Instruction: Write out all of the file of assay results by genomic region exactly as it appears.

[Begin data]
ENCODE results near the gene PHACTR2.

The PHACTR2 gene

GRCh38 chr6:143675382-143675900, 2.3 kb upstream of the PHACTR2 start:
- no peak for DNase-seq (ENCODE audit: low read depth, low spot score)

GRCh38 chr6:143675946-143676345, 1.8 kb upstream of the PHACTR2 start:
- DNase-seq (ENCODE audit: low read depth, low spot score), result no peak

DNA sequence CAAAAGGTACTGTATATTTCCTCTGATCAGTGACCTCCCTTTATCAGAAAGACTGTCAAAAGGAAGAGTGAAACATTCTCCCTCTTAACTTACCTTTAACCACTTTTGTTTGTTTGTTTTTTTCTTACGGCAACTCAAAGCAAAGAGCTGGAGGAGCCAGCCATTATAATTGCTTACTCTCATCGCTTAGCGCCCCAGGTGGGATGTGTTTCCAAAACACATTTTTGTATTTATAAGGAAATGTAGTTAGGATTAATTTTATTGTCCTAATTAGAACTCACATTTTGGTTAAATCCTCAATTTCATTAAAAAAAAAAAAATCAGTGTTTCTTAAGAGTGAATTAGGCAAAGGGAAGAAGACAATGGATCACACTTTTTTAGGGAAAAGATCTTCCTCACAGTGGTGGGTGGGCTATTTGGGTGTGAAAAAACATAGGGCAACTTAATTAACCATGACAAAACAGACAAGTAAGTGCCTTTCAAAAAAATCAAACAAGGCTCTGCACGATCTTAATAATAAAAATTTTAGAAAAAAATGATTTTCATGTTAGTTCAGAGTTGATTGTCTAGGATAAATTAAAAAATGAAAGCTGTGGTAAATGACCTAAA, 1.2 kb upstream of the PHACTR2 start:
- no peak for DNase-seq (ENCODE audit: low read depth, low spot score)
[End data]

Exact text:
ENCODE results near the gene PHACTR2.

The PHACTR2 gene

GRCh38 chr6:143675382-143675900, 2.3 kb upstream of the PHACTR2 start:
- no peak for DNase-seq (ENCODE audit: low read depth, low spot score)

GRCh38 chr6:143675946-143676345, 1.8 kb upstream of the PHACTR2 start:
- DNase-seq (ENCODE audit: low read depth, low spot score), result no peak

DNA sequence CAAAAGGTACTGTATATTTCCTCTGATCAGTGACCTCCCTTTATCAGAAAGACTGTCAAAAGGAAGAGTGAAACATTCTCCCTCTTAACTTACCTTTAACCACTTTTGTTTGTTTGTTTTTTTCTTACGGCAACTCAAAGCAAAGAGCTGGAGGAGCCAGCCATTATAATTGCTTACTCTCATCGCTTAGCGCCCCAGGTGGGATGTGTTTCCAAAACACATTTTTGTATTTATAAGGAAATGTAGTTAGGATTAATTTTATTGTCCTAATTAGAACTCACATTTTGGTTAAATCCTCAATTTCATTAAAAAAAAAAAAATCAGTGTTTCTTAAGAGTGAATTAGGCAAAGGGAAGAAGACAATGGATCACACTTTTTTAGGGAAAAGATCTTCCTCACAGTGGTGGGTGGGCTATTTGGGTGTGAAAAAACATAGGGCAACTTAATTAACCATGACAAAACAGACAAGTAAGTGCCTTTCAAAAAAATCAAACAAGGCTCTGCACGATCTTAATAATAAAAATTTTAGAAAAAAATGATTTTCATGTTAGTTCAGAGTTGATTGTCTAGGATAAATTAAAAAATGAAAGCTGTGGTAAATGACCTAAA, 1.2 kb upstream of the PHACTR2 start:
- no peak for DNase-seq (ENCODE audit: low read depth, low spot score)